Vase with Eliza Escaping with Little Harry Over the Ice


Monologue by Christian Basnight '24

Fall 2021

Good evening, students and faculty. My name is Eliza Harris, and I’ve been appointed by your esteemed institution to tell y’all a bit about slavery through sharing my experiences.

Now being held in bondage is not ideal under hardly any circumstances. However, God blessed me with serving a considerate family in Mr. & Mrs. Shelby. I was also blessed to have my loving, caring husband, George. Above all, however, I adored caring for my dearest son, Harry.

My husband often expressed skepticism about God due to the harsh treatment received by his enslaver, Mr. Harris. However, I believe God has a purpose for any and everything.

One day George told me his plan of escaping to Canada where’d he work and attempt to buy little Harry and me out of slavery. Earlier that day, I overheard Mr. Shelby talk with the sinful slave trader, Mr. Haley about stripping my son away from me and selling him elsewhere. Panicked, I spoke to Mrs. Shelby about this where she reassured me Harry would stay put. However, that night I heard Mr. Shelby tell his wife that he’d already sold little Harry.

Instantly both fear and anger settled over me. How could they take my child away from me, his mother? How would he survive without me? How would I survive without him? Casting these inner thoughts aside, I immediately gathered my son along with a few key possessions and set out into the night.

From the border of Kentucky, I ran all night and then all day, trying to reach the northern shores of the Ohio River. This day of travel was by far one of the hardest things I’ve ever endured. My feet were bound with blisters and sores from the countless miles I ran. My muscles and joints ached from carrying Harry in my arms the entire time. Also, Harry, who grew tired of the constant trekking, frequently lamented his discomfort through pained cries. Despite these roadblocks, we ultimately reached a town on the south side. However, I was disheartened to discover the ferries were out of order, due to the wintery weather conditions freezing the river.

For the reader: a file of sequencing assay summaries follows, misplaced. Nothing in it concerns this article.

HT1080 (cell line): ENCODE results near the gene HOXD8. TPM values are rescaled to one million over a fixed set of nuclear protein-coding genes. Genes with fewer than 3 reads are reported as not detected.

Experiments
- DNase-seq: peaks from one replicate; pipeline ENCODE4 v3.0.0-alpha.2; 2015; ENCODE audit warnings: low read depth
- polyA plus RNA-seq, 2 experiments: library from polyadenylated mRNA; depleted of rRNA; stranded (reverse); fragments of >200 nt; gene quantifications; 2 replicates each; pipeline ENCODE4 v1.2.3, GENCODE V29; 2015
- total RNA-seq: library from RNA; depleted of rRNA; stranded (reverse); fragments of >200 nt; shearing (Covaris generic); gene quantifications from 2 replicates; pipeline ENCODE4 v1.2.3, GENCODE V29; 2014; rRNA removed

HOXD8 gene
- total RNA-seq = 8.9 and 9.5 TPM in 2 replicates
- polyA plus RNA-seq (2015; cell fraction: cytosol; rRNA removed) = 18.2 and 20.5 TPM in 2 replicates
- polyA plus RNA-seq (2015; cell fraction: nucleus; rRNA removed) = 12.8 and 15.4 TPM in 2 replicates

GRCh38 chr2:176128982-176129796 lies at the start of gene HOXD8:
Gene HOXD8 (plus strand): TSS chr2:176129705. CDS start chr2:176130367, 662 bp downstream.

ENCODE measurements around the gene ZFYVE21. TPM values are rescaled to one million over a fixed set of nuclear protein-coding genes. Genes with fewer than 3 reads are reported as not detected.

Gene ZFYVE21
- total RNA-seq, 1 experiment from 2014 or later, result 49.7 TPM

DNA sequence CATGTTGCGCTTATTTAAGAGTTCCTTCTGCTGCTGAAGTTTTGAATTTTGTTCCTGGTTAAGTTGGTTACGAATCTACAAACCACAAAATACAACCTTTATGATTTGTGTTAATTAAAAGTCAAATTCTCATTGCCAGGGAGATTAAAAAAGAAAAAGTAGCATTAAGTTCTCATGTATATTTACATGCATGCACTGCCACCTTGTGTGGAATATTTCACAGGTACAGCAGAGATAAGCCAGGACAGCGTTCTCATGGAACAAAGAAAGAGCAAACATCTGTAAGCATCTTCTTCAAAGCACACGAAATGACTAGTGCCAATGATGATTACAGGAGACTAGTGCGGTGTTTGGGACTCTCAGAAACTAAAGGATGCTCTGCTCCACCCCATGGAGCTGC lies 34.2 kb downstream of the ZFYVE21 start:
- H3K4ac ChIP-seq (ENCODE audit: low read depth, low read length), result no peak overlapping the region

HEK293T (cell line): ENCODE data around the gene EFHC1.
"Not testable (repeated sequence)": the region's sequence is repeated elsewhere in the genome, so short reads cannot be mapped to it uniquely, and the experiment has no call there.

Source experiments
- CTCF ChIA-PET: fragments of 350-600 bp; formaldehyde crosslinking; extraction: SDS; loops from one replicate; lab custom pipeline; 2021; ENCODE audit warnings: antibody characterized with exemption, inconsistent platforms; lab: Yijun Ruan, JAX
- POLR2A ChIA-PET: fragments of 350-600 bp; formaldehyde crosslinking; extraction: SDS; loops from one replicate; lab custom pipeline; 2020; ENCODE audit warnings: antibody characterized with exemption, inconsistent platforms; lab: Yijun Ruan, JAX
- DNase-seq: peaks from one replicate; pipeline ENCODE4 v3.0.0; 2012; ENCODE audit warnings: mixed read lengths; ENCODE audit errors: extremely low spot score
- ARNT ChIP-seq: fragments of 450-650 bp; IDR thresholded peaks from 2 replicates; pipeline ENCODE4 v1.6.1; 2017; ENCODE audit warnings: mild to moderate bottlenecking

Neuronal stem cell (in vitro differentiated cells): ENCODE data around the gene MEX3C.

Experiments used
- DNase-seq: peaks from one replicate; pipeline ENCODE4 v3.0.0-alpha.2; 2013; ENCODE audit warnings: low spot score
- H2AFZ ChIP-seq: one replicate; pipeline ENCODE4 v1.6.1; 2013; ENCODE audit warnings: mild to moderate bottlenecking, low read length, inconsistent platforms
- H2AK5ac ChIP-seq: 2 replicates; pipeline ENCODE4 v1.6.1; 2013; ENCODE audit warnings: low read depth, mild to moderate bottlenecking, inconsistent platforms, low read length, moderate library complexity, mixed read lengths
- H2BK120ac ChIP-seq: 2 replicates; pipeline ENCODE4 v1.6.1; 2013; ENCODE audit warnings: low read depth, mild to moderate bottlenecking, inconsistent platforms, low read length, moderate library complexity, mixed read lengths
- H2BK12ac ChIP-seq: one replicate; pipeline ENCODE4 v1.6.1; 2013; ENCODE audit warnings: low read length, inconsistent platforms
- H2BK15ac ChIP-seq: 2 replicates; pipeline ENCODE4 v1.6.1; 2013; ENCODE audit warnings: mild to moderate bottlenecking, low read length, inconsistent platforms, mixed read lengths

I waited in a little public house because a gentleman was also planning to try to cross the river that night and I hoped to cross with him. However, I discovered that Mr. Haley was in town which meant that time was running out for my son. Almost instinctively, I charged towards the icy river. I took my leap of faith, literally, and began bounding from one ice block to another.

For the first time during this treacherous journey, I feared for my health more than my son’s. One mishap, one fatal slip could be the end of it. If I faltered, he faltered. At one moment in particular I just wanted to quit. Harry and I were nearly freezing to death. My feet were bloody, cut up to shreds.

In the midst of all this, I adopted my husband’s mindset and began challenging God.

I pleaded to him, “Why do I and others alike have to go through these extreme lengths just to protect what is ours? Mrs. Shelby and other white women don’t have to deal with the fear of losing a child and not knowing the fate they’ll suffer through these tyrannous conditions!”

Then, I cried out even louder to the Lord above:

“Can’t you hear me? Can’t you feel my pain? Can’t you see my fear? Why would you place this burden upon me? Why would you bless me with something so beautiful, motherhood, then heartlessly deprive me of my joy? This isn’t fair! I’ve always obeyed. Obeyed my husband, obeyed my enslavers, but chiefly you, God. I obeyed you. What’s my purpose?”

Amidst this anger, an overwhelming wave of fear crashed harder than ever.  Once again, I thought about the risk I was taking even leaving the Shelbys. Not only am I away from my husband, but the thought of being caught is too much to consume. Even if I do make it across this river, someone can easily turn me in and I’ll face the harshest of punishments. Should I just go back and surrender?

Then I remembered the countless other Black mothers whose children were taken from them and the detrimental impact that had upon them eternally. I’ve witnessed countless slave auctions where mothers wept the deepest cries of sorrow when their children were stripped from their nurturing arms. The subsequent lashings they endured throughout these rebuttals were nothing compared to the pain of surrendering your child.

At that point, I realized that none of those prior fears compared to the fear of losing my son. That flood of memories was a sign from God, telling me my purpose. This was never going to be easy. Life and motherhood is precious for a reason, and ought to be fought for with every last fiber of being. A lot of those mothers I saw didn’t have the chance I had to flee. I was able to avoid having the shock and terror of having my son deprived of my grasp. This was nothing but a blessing from God.

From there forward, I relied on my God more than ever, who gave me that strength to keep faith. I had to keep going. Keep pushing. For Harry. For me...